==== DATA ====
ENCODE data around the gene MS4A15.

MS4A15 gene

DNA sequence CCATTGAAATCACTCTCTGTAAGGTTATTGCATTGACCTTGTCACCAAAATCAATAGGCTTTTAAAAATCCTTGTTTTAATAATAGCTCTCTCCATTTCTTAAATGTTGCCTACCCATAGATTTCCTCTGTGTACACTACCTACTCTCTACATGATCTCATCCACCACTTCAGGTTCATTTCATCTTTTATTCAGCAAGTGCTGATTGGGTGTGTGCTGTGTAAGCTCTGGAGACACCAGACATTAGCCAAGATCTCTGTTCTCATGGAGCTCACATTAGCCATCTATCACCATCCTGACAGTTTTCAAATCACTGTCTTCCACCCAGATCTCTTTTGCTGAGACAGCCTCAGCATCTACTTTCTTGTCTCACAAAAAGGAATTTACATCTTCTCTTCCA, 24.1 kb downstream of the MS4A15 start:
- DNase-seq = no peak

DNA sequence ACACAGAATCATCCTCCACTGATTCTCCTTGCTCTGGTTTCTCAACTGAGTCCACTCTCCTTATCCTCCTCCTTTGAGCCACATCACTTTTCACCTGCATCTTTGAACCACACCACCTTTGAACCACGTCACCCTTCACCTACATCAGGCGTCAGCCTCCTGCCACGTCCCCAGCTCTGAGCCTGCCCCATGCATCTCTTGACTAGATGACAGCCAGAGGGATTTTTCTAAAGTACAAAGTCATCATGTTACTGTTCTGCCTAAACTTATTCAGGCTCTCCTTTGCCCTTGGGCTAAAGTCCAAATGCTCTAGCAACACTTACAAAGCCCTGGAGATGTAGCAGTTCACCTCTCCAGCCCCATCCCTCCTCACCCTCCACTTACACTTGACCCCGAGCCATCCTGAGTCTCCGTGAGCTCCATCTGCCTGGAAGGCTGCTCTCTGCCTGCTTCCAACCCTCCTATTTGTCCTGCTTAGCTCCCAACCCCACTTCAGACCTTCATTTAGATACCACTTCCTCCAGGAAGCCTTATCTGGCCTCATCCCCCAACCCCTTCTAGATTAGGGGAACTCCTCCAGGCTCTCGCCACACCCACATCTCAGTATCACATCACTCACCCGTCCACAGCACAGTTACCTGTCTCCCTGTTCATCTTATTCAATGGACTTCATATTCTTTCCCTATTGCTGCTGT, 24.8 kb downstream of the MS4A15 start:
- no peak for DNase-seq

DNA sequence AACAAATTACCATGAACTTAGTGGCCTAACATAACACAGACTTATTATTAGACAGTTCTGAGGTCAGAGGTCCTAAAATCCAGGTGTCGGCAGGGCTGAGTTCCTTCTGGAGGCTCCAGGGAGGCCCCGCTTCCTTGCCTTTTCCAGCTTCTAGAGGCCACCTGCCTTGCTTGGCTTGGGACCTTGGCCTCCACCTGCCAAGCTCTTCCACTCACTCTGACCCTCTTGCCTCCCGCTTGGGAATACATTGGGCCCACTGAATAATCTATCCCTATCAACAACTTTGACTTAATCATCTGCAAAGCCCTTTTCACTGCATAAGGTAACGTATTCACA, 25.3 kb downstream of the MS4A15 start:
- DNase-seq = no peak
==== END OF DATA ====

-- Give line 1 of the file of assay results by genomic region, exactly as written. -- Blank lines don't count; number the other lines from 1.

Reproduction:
ENCODE data around the gene MS4A15.